Indonesian police seek pro-Papua activist

Prominent rights lawyer Veronica Koman has been accused of fomenting unrest, fleeing police summons
Indonesian police seek pro-Papua activist

Veronica Koman (left) with Papuan activist Yosepha Alomang. (Photo from Veronica Koman's Facebook page)

Indonesian police are trying to track down a human rights activist wanted on suspicion of stoking recent unrest in the Papua region.

Veronica Koman, who is also a lawyer for the pro-independence group, the National Committee for West Papua, has failed to comply with a police summons and is thought to be in Australia, police said.

Investigators have called for her passport to be suspended and have also sought the help of intelligence officers and Interpol to track her down.

Koman was Sept. 4 accused by East Java Police of violating several laws, including the 2008 Electronic Information and Transactions Act, offences for which she could be jailed for up to six years if convicted.

Police said she had instigated violence by routinely tweeting videos of rallies in various cities after violent protests first broke out Aug. 19 in Papua and West Papua.

The two provinces have been wracked by violent incidents, which have killed at least 12 people, since security personnel and members of mass organizations called Papuan students arrested in Surabaya, East Java “monkeys, dogs and pigs” during a flag-vandalizing incident.

When the government blocked the internet in the country’s easternmost provinces on Aug. 21, Koman’s tweets became the only source of information for any updates on protests in the restive region.

Father Paulus Christian Siswantoko, executive secretary of the Indonesian Bishops’ Commission for Laity, called on police to act proportionally in dealing with any problems related to Papua, including Koman’s case.

He said the police needed a delicate hand when dealing with the situation, following weeks of tension. “Don’t do anything that can cause new problems,” he told ucanews.com Sept 13.

The priest also said the government should make sure law enforcement efforts are carried out fairly and don’t exacerbate the situation.

Activists, meanwhile, have united to defend Koman.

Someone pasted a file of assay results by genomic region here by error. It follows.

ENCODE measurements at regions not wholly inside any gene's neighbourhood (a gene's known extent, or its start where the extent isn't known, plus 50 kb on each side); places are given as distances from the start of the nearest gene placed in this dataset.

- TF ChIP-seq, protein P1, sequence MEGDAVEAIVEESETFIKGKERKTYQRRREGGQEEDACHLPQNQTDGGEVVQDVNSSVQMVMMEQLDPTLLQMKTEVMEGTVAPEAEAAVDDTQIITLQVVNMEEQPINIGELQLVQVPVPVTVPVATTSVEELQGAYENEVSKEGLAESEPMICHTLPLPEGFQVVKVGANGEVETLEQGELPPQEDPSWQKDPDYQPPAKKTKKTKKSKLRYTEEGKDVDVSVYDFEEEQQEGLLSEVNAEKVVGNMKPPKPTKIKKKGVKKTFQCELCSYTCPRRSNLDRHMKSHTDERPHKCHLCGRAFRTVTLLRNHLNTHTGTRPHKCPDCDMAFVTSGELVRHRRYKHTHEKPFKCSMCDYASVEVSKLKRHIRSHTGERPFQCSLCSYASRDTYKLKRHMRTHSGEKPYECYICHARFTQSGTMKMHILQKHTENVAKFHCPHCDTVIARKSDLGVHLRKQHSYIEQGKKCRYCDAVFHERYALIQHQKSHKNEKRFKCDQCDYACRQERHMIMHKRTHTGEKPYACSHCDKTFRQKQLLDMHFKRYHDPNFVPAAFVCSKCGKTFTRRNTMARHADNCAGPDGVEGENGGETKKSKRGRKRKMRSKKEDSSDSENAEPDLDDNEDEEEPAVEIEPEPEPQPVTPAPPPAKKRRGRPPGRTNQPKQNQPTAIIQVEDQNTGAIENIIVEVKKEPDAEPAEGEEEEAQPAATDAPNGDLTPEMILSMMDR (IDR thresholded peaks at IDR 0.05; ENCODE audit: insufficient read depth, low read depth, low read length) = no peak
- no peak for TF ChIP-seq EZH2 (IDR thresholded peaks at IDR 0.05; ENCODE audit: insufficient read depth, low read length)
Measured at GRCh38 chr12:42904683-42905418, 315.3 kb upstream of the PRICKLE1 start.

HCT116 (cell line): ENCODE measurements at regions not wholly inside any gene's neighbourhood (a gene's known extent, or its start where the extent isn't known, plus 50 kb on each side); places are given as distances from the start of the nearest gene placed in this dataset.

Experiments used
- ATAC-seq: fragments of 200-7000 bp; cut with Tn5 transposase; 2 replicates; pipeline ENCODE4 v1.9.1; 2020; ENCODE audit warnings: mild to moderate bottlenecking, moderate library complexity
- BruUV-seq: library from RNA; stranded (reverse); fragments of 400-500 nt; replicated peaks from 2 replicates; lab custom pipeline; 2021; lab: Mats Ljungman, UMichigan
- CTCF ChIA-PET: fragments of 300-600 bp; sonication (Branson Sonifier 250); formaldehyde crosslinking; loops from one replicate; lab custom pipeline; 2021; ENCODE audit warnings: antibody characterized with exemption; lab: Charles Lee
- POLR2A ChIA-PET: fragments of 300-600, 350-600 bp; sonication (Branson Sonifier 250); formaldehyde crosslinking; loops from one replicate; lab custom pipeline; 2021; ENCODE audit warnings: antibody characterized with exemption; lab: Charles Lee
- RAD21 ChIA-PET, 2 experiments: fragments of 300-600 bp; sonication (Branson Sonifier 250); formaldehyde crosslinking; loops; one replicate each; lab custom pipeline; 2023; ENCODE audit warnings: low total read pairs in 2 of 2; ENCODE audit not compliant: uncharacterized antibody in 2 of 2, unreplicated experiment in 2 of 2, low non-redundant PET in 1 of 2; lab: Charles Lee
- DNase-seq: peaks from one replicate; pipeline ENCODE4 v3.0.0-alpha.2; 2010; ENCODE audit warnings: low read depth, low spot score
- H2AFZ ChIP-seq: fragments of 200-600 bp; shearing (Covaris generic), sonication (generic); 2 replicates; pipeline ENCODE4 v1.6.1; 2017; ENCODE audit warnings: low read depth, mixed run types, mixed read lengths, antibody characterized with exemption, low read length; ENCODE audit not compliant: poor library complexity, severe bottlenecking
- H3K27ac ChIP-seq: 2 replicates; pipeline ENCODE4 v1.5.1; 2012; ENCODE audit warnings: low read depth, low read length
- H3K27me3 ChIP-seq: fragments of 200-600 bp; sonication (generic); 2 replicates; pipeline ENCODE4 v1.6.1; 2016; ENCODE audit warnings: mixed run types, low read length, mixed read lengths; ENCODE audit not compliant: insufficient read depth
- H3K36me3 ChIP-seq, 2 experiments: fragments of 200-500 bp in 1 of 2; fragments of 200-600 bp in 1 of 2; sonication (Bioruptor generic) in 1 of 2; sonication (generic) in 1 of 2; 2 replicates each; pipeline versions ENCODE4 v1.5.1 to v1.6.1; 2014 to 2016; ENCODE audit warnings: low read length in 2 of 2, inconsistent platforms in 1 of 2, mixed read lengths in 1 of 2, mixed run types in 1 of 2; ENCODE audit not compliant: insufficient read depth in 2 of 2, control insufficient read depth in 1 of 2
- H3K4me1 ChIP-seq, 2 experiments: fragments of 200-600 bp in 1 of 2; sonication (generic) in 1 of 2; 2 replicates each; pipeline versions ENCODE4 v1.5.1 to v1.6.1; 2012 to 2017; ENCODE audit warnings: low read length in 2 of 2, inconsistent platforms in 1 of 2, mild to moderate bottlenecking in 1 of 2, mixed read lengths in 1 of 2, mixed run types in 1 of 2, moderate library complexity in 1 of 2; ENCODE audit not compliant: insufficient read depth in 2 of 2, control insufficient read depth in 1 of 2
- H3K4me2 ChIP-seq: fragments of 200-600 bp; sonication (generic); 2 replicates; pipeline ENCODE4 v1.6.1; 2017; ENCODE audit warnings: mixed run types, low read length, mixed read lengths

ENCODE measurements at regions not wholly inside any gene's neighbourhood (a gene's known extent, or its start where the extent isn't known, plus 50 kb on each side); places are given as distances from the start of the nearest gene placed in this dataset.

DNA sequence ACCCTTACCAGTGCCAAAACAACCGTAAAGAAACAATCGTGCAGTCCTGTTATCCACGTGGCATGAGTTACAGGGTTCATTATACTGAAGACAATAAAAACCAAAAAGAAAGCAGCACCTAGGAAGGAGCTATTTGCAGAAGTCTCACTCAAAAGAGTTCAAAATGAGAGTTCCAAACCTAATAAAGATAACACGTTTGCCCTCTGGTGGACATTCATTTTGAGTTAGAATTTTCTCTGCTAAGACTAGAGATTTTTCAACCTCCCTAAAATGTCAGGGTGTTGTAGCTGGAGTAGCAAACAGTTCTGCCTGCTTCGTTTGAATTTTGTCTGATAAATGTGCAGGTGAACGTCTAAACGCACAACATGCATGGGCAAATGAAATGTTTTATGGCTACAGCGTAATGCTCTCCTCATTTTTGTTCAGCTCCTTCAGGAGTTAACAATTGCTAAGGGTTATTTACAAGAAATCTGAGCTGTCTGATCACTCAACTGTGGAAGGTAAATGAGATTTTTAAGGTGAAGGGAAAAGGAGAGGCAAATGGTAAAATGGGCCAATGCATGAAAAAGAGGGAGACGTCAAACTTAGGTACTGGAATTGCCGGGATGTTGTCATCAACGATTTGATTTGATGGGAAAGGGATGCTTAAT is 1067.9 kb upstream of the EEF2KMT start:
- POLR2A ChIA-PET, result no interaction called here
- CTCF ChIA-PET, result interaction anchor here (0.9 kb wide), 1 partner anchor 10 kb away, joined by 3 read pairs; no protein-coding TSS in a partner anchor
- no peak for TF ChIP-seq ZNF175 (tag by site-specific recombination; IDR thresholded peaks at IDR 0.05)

Tigor Hutapea, from the Solidarity of Human Rights Defenders, a coalition of several rights groups, said her case was setting a bad precedent for human rights activists.

He said Koman’ tweets were justified since she was acting as a lawyer for Papuan students, a role she had assumed since 2010. She was therefore a bonafide law advocate and could not be prosecuted, he added.

He also called the bid to nullify her passport a violation of her rights.

Police, however, claimed that officers have been transparent in handling Koman’s case and advised those who objected to the legal action against her to include their complaints in pretrial documents to the court.

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“For us, everything that the investigator does can be tested in the pretrial process,” said police spokesperson Dedi Prasetyo.

A proven history

Koman has a long track record of fighting for the rights of Papuan activists.

In 2015, while working for the Jakarta Legal Aid service, she defended two university students charged with assaulting police officers during a demonstration in Jakarta on Papuan self-determination.

Two years later, she was among a group of lawyers who represented Papuan petitioners when they asked the Constitutional Court to remove several articles regarding treason in the Criminal Code.

Koman was among lawyers who petitioned the Central Information Commission to release the findings related to the murder of Munir Said Thalib, a prominent human rights activist who died from arsenic poisoning in 2004.

In 2017, she also attended rallies to support former Jakarta governor, Basuki Tjahaja Purnama, who had been controversially jailed for blasphemy.

As of Sept. 13, Koman had not made any public statement about the charges against her, but was continuing to tweet videos and updates about the situation in Papua.

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